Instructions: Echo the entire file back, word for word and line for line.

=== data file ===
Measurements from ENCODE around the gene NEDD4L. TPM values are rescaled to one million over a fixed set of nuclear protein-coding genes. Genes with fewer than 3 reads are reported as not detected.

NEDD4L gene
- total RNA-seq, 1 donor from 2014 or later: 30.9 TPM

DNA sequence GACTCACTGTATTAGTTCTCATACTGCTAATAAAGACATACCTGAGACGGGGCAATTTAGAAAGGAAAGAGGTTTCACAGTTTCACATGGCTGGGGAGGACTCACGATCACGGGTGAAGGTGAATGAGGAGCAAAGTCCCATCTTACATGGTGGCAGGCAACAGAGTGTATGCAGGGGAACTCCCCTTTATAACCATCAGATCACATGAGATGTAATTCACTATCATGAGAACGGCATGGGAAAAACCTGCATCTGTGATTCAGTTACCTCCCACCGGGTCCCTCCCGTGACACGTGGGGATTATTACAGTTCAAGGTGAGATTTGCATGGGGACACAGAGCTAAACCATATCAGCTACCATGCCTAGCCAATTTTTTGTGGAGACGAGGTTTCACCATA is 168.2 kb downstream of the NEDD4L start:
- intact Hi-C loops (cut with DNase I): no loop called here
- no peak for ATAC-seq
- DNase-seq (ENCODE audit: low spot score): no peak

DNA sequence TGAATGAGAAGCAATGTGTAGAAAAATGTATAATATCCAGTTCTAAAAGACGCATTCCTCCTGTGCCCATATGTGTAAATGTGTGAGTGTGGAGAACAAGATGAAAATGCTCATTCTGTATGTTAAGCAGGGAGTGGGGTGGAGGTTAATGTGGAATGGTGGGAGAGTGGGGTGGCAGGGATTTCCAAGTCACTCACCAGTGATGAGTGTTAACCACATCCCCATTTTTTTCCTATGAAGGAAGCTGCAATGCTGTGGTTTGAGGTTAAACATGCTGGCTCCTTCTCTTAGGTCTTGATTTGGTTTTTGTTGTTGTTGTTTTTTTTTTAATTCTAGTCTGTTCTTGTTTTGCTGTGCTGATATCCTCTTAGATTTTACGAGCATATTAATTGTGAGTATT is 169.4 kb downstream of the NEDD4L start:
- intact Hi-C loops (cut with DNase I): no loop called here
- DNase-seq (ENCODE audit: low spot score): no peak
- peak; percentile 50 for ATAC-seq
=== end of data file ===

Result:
Measurements from ENCODE around the gene NEDD4L. TPM values are rescaled to one million over a fixed set of nuclear protein-coding genes. Genes with fewer than 3 reads are reported as not detected.

NEDD4L gene
- total RNA-seq, 1 donor from 2014 or later: 30.9 TPM

DNA sequence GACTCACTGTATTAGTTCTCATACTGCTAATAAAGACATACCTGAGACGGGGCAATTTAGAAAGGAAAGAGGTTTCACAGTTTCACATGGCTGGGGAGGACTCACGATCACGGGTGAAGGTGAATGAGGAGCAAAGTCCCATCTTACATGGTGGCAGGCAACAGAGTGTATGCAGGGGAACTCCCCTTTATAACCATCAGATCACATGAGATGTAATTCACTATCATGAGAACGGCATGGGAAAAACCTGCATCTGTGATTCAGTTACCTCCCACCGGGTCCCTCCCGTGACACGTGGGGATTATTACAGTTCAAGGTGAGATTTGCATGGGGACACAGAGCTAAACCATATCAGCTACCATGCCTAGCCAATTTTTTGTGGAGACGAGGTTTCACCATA is 168.2 kb downstream of the NEDD4L start:
- intact Hi-C loops (cut with DNase I): no loop called here
- no peak for ATAC-seq
- DNase-seq (ENCODE audit: low spot score): no peak

DNA sequence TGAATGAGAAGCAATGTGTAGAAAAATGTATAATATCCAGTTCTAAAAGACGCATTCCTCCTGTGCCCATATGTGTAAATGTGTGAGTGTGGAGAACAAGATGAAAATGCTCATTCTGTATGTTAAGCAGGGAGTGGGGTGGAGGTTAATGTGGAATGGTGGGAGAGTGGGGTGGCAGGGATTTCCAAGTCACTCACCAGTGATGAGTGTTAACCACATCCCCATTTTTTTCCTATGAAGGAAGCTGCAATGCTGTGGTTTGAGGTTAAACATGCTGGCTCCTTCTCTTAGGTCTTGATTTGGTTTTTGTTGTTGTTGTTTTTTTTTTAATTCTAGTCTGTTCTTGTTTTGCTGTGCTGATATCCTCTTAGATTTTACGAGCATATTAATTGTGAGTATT is 169.4 kb downstream of the NEDD4L start:
- intact Hi-C loops (cut with DNase I): no loop called here
- DNase-seq (ENCODE audit: low spot score): no peak
- peak; percentile 50 for ATAC-seq